Tutorial :Why was Matlab written in C instead of Fortran?



Question:

As you may know, Fortran is a language for scientific computing. however, the kernel of the most famous high level language for scientific computing has been written in C instead of Fortran. Why?


Solution:1

To answer your original question: Matlab was originally written in Fortran. But one of the first things that the creator of Matlab, Cleve Moler, and his partner did in 1983 was to rewrite the entire Matlab app in C:

Jack Little left his job at the consulting company and bought a new COMPAQ portable computer at Sears. The machine had only 256 KB of memory and no hard disc; Jack had to swap 5-1/4-inch floppies to compile programs. Jack and Steve took a year and a half to re- write MATLAB in C, adding new features they had envi- sioned. (The Growth of MATLAB and The MathWorks over Two Decades)

I think a more relevant question for today would be to ask: why did they switch to C back in 1983 ?

My guess is that C probably had certain features that Fortran did not have and thus the switch was more out of necessity and in the interest of code maintainability.

One killer feature missing in Fortran77 was dynamic memory allocation (Dynamic memory allocation was only added in Fortran90). Getting around that single limitation would be a horrible deal breaker in my opinion.

EDIT:

dmckee's answer has a great explanation of why using Fortran77 would be painful.


Solution:2

Guessing on the basis of experience:

Memory management.

Fortran (well, the fortran that was around when matlab was written) has no support for dynamic memory management. Which makes it a pain for big work (see, for instance, CERNLIB).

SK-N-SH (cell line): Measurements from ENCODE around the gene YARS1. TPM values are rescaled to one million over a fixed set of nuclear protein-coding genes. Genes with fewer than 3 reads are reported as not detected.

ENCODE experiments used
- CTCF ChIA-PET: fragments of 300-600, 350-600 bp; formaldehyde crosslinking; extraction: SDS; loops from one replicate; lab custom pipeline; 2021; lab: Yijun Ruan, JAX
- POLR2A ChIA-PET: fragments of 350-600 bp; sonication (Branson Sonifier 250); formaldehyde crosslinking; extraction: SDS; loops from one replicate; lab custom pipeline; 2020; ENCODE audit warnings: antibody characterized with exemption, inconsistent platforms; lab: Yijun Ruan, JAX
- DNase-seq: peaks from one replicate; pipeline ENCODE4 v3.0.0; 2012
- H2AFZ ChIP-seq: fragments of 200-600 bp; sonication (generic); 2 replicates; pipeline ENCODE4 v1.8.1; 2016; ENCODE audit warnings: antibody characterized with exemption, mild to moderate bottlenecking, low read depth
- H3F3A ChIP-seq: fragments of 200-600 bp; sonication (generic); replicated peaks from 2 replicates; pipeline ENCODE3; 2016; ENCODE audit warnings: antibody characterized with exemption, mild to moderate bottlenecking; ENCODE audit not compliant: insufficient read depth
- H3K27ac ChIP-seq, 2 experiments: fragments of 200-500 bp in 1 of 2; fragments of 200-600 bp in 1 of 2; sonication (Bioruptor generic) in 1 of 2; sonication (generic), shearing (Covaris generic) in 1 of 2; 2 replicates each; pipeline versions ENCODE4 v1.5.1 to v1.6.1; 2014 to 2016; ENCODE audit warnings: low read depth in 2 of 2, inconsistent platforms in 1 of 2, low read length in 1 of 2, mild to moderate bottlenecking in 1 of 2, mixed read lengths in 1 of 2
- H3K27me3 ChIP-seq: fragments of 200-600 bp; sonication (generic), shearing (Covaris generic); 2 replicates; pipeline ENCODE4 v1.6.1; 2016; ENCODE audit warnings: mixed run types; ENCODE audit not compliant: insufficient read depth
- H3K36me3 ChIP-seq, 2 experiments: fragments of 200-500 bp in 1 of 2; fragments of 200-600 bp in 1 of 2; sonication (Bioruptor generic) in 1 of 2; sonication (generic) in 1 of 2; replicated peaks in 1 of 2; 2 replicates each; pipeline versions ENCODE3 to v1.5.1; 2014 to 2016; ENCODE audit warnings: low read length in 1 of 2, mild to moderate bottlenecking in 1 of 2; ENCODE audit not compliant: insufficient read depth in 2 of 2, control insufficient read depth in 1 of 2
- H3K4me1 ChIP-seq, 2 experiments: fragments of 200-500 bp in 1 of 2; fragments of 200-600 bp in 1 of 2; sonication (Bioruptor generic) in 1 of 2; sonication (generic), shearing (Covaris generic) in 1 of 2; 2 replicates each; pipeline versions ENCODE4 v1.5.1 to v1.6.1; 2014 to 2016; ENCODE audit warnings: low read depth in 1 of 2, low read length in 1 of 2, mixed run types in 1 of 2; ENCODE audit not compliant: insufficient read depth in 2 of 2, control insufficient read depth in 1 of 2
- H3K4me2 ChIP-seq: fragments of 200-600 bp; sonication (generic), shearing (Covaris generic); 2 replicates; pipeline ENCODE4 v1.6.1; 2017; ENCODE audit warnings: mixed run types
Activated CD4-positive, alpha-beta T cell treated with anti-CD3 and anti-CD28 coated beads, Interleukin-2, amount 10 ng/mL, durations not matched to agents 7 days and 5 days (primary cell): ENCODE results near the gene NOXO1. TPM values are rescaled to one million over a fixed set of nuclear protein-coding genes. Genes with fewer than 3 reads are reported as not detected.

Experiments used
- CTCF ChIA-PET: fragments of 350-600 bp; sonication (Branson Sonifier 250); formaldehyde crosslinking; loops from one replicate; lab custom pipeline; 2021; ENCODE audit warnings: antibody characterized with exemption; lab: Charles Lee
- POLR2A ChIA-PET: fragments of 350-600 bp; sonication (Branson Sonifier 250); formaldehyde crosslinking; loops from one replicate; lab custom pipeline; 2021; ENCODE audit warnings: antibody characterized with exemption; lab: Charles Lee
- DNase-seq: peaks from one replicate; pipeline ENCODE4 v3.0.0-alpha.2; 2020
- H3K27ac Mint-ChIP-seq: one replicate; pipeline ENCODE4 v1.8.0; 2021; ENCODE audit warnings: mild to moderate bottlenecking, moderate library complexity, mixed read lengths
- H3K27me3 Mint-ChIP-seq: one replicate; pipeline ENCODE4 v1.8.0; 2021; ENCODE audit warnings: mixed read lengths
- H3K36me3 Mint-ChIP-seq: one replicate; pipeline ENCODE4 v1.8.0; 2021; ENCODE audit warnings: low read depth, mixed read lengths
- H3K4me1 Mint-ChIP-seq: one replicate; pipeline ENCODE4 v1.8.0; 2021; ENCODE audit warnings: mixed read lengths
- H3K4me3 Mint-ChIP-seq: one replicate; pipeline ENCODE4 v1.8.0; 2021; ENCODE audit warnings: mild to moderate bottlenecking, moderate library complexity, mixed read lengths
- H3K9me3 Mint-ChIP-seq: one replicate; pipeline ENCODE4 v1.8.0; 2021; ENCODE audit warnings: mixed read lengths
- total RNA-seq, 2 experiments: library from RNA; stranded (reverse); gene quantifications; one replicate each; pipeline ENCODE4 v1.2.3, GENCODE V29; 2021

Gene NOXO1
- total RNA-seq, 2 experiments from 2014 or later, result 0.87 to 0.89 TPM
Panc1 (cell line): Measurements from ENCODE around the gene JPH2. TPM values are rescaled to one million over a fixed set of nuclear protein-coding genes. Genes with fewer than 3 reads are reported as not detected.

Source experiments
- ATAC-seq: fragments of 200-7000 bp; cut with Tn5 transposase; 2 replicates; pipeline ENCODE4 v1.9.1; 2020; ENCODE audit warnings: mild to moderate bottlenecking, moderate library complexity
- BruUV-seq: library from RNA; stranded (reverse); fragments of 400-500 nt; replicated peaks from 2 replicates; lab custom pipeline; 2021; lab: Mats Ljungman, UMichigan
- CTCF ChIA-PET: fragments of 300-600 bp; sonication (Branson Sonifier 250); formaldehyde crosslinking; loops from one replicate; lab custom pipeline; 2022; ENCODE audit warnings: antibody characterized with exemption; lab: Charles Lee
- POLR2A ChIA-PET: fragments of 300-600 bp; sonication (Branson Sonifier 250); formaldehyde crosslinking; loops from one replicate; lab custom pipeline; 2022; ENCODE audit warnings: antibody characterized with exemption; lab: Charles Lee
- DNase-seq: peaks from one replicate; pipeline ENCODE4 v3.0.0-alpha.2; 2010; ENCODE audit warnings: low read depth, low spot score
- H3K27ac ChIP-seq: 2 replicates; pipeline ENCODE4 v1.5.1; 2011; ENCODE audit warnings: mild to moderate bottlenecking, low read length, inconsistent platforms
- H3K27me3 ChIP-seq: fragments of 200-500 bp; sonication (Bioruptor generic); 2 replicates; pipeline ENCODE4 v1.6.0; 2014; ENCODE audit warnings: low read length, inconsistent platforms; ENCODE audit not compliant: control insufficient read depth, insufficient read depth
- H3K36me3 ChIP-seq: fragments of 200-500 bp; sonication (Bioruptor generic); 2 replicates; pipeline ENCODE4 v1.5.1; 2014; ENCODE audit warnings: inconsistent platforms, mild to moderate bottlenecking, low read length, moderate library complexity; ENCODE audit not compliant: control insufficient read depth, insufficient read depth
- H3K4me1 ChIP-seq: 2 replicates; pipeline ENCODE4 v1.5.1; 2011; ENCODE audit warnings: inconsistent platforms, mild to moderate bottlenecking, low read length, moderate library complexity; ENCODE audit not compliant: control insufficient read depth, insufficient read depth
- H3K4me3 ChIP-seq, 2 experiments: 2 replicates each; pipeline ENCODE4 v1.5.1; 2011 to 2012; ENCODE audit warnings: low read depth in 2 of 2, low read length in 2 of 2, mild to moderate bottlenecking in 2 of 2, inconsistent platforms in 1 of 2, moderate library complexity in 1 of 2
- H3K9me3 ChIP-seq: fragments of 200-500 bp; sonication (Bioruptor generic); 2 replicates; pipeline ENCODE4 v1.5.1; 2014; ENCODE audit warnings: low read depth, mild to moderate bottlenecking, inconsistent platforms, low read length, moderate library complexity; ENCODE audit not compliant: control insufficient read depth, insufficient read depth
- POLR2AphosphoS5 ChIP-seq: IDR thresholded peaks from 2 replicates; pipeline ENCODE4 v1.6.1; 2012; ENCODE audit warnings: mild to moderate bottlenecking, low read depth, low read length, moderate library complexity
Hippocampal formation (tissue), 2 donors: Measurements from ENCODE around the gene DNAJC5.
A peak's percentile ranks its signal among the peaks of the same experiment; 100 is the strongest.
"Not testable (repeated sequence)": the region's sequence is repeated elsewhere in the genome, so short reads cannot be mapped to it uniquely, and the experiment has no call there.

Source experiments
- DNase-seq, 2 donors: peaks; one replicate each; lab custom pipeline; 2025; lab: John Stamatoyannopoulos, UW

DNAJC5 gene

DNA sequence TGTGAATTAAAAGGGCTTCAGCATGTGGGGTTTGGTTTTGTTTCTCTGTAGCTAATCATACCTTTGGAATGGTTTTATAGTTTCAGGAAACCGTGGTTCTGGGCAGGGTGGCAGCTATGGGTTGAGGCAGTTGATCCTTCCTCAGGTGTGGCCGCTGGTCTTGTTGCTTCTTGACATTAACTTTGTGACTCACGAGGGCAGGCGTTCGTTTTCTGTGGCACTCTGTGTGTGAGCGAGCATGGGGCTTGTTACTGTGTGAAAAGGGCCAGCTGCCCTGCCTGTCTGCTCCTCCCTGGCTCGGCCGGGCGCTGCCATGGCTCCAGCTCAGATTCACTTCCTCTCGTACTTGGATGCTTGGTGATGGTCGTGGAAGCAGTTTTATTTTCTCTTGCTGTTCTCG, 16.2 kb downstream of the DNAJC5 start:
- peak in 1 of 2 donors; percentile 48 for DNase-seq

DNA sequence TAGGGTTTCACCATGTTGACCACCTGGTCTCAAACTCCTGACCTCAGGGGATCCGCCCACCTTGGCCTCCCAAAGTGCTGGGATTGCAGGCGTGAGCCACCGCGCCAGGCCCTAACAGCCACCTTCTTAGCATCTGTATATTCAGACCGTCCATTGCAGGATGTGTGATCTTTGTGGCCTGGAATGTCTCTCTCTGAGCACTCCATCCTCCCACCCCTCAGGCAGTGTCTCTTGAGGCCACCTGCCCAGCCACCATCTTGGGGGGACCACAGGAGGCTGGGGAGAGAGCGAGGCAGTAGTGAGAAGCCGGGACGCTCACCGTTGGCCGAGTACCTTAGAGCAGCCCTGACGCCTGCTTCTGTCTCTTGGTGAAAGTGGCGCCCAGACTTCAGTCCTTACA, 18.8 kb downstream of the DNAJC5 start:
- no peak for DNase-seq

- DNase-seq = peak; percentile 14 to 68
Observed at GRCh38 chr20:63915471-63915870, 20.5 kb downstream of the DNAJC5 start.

CERNLIB solves the problem by allocating a whopping big array in a common block, and implementing a malloc like (de)allocator for the cells of the array. Clunky but working: array offsets are pointer equivalents, and away you go...


Solution:3

My understanding is that Matlab is written in a hodge-podge of languages, including but not limited to C, FORTRAN, Java, and Matlab itself.

I believe it employs best-of-breed libraries behind the scenes, including LAPACK (FORTRAN), FFTW (C) and probably many more.

I think the original version was pure FORTRAN, but as it became more polished and commercial they weren't shy about using the right language for each component. I don't blame them--I'd hate to write a parser or a GUI in FORTRAN!


Solution:4

I want to qualify this answer with the following statement - I know nothing about Fortran or Matlab

However i think you almost answer your own question in your question.

Why would you not use a scientific language to write a kernel. You would use the most appropriate language for the task at hand. A kernel would be best written in C as it is better suited to working with low level tasks like kernels (working with memory management etc)

A Kernel is not a scientific application therefore you wouldn't use a scientific language.

Again, i may be completely off the mark but i think that is a highly logical answer.


Solution:5

You can find some information on the origins of Matlab by viewing a video on their web site, specifically on the page of the Chief Scientist, Cleve Moler.


Solution:6

Matlab was originally written in Fortran, it was more a less a wrapper for a bunch of Fortran routines. So the question is why rewrite it in c? In fact why did Fortran lose out to c and other languages that weren't really suited to numerical computing. The answer is Fortran suffered badly from politics. For various reasons the standard committee could decide on a replacement for Fortran 77. So, by the time Fortran 90 eventually came out Fortran had lost a lot of ground to other languages. This situation has now been corrected. Fortran 2003, which is more or less implemented in the gnu compiler, is a nice language its well suited to numeric and in addition has dynamic allocation fast io and OO ish constructs polymorphism derived type etc. (Fortran 2008 will be even better)

Modern Fortran isn't designed to write gui interfaces but it is designed to call and be called from C and other languages. So if the matlab exercise was repeated today its quite possible that the numeric bits would be written in Fortran and the user interface in something else.


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